Any other suggestion on sticky vision would be appreciated.

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I have read both the twist books 1&2 and have also watched the DVD. Actually have read and watched the DVD so many times the books are falling apart and I might have to get a new DVD.....lol. Even after all that the school still made a hudge difference in my riding, I was still making mistakes that I was not aware of. The instructors helpped me identify what I was doing and it was easy to take care of. It seems like you are catching your mistakes but I think if you get the oppurtunity to take the school it will help you that much more and your feeling of charging the corners will disapear; that is what happened with me anyway. I know I am going faster than I use to but the speed in which I travel does not feel as fast or as rushed as it use to.

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Any other suggestion on sticky vision would be appreciated.

 

It's tricky and I think takes lots of practice and experimentation. Besides walking out the two-step to show other riders how much it effects their riding, I can only come up with trying new/different points of interest while going into and through a corner. I've been studying the riders from last week, and they're so well trained that they just don't look away from the corner for anything. At one point, Biaggi was shooting into a corner and overcooked his entry. It wasn't until the last possible second that he took his head out of the corner. I have gotten good at it, but not that good.

 

I've also gotten to the point that if I'm starting to feel unsure about getting through I CRANK my head into the turn. It's worked pretty well so far. I can still run off and feel, after I get it back on the track, that almost every time I could have made it if I had just gotten my head into the corner more.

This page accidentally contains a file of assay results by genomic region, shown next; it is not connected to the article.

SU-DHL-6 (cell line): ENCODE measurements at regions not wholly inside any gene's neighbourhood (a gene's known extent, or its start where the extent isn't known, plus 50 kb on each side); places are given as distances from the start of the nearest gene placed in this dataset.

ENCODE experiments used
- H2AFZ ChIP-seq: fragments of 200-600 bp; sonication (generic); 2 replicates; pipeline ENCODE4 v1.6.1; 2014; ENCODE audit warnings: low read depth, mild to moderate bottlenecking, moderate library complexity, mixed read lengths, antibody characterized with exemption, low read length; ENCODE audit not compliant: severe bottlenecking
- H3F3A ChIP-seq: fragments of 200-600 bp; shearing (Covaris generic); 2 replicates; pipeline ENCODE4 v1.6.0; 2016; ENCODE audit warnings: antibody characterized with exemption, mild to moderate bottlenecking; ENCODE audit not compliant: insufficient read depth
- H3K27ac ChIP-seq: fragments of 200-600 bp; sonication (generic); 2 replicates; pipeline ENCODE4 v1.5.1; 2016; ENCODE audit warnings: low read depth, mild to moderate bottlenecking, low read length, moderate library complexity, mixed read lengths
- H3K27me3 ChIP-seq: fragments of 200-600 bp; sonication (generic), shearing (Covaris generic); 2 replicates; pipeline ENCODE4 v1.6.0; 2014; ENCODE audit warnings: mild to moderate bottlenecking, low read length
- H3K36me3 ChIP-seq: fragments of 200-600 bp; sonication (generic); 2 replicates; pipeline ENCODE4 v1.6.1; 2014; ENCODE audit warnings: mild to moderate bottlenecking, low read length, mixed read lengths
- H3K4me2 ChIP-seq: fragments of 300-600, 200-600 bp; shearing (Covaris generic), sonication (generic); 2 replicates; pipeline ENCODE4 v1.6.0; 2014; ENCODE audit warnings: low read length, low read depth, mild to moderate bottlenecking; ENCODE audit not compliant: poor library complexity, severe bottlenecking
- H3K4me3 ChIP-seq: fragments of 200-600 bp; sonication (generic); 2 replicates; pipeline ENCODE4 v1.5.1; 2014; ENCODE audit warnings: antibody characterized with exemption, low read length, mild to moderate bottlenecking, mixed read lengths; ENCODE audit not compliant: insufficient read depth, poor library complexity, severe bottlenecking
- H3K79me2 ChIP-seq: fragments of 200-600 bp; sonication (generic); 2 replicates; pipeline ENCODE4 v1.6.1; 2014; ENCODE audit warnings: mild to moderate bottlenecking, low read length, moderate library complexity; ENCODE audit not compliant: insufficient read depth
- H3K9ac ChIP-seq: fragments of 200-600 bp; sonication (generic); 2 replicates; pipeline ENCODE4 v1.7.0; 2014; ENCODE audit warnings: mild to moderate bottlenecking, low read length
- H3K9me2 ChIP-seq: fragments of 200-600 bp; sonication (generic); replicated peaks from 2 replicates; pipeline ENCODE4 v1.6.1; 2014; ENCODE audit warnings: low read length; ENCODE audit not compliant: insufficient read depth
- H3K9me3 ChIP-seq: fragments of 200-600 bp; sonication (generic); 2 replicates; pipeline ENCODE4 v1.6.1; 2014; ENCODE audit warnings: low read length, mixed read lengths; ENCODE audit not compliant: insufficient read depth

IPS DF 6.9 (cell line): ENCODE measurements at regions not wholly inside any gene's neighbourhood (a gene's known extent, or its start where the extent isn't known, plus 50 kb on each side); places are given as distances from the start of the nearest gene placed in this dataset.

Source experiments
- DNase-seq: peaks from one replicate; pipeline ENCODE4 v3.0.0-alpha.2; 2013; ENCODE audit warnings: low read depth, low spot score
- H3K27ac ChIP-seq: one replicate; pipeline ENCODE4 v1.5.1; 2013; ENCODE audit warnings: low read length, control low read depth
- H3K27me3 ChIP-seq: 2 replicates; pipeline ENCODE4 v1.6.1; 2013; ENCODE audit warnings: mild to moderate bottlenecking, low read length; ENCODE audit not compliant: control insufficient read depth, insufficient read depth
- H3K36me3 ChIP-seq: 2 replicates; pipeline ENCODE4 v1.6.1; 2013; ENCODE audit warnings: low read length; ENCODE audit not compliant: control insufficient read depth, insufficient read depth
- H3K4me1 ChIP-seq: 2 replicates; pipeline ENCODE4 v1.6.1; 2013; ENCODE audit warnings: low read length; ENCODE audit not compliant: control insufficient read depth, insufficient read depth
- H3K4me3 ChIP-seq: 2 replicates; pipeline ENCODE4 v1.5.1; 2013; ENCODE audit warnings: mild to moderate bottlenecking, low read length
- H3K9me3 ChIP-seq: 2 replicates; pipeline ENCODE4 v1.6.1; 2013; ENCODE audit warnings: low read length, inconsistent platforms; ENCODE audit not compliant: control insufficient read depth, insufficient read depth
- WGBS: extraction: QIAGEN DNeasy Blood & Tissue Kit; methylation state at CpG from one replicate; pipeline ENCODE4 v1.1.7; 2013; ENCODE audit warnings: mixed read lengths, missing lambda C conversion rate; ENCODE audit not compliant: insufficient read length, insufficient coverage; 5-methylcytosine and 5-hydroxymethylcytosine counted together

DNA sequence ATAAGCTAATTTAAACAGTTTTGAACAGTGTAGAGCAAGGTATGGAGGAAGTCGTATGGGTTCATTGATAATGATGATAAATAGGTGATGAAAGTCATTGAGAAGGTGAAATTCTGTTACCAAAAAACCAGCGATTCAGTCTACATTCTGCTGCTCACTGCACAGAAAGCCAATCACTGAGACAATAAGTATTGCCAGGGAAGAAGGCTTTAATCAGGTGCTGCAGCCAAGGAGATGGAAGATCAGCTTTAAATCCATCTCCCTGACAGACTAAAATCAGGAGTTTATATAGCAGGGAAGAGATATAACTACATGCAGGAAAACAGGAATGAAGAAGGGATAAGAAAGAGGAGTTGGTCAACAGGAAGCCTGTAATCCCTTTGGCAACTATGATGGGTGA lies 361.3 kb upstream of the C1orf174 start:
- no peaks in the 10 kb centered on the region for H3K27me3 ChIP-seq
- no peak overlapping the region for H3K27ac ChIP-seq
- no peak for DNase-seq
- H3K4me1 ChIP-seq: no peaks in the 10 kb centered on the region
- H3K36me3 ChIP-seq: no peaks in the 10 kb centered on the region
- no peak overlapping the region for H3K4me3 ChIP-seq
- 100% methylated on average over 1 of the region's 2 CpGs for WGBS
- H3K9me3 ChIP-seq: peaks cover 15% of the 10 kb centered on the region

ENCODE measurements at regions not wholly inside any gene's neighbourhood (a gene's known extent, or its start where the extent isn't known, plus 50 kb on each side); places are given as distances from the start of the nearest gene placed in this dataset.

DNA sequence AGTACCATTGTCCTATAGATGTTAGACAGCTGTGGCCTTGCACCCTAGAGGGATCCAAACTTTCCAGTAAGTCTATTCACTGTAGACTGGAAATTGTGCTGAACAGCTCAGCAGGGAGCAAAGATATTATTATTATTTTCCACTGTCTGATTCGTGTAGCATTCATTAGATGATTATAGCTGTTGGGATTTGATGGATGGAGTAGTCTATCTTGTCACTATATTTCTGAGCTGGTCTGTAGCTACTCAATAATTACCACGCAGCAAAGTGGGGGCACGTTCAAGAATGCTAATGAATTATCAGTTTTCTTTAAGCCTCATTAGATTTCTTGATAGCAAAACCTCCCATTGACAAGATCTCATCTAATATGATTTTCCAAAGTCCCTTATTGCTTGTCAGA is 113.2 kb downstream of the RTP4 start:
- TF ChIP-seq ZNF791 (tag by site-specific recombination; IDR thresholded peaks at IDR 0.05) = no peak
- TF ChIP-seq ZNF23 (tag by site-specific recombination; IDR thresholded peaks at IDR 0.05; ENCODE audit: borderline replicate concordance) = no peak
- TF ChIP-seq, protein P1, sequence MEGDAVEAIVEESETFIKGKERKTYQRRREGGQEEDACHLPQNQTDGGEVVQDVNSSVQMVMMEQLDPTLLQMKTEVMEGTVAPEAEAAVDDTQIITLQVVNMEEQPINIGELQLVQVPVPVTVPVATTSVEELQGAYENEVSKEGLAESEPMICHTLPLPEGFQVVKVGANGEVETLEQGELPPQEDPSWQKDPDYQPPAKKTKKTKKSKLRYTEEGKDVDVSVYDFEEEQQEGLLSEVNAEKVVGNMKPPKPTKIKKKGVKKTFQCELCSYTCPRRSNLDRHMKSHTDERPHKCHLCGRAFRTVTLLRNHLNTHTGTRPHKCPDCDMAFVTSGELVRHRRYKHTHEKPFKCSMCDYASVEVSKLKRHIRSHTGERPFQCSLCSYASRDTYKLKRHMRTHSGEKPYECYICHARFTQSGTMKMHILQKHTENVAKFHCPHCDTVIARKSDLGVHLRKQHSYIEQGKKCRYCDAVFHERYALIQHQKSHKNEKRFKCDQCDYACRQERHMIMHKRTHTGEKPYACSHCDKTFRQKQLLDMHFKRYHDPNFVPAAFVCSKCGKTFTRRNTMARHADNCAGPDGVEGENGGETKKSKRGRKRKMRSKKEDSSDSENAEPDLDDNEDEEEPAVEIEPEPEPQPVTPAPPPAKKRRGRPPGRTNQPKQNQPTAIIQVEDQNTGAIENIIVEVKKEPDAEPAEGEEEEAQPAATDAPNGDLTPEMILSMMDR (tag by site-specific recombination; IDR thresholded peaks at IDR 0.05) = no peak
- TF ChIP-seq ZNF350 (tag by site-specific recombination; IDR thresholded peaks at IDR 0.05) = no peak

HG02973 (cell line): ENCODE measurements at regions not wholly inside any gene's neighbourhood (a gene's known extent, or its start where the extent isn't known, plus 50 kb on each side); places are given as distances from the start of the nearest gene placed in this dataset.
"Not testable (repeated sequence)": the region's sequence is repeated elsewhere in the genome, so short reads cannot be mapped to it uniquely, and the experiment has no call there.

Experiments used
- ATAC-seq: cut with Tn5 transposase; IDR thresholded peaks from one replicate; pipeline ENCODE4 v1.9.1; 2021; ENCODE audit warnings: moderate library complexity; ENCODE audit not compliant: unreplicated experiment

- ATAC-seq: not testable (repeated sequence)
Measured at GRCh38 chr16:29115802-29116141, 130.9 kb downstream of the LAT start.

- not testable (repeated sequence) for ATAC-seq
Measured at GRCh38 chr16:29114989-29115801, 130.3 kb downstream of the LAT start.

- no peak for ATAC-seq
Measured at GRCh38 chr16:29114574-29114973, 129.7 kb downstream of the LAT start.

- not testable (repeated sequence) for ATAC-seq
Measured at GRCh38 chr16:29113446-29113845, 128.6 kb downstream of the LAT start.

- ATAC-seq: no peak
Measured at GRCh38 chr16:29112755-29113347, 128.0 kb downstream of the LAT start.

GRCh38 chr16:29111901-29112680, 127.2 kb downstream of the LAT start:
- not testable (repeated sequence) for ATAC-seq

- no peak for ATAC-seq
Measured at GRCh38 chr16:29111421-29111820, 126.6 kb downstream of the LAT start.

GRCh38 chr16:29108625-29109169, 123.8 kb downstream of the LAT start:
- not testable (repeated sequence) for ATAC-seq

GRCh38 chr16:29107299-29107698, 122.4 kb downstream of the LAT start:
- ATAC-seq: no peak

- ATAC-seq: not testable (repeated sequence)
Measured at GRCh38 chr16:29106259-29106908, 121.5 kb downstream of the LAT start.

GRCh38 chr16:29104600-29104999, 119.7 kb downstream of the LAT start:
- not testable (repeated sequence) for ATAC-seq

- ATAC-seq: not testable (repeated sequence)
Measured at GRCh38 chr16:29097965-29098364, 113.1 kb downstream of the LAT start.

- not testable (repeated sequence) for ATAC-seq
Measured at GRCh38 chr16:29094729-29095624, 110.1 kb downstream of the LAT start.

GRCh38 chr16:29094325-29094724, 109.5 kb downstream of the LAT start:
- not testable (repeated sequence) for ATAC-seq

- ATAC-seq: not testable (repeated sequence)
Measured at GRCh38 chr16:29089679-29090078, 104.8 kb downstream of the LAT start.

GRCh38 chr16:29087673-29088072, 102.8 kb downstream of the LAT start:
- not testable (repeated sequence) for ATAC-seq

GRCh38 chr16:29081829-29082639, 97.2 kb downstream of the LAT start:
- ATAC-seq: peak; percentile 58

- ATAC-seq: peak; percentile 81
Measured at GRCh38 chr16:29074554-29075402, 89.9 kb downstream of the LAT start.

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Somewhat related to this, I recently heard KC say that the best riders have the least eye movement. They move around/flick aroudn the least.

 

Interesting fact, no?

 

CF

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I am fully aware that the basis for this forum is a RACING school, but I'm still curious to lear if that's true also for street riding? I find that it is much easier to corner in a calm and relaxed fashion if I keep my eyes steady once I've completed the turn-in and lifted my view. However, on bad, bumpy and dirty roads with usually poor visibility too, I simply cannot allow myself to gamble on the road being clear. Hence I constantly scan the road, varying between looking pretty close and far away to know both where I want to end up, but also to allow me to discover any imminent danger (sand, leaves, potholes, frost heaves etc.) in time to steer around it.

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The Superbike school is not a racing school, it is a CORNERING school (as deceptive as the name is) and SRs apply to all riding situations as do the vision (and all other) techniques they teach.

 

IMHO, Vision is the number one most important thing to controlling SRs. Keeping a steady, controlled view of where you are going is the only way to get there fast and in control.

 

Cobie: Their concentration and mental skills to ignore the distractions is amazing and that fact speaks volumes for this.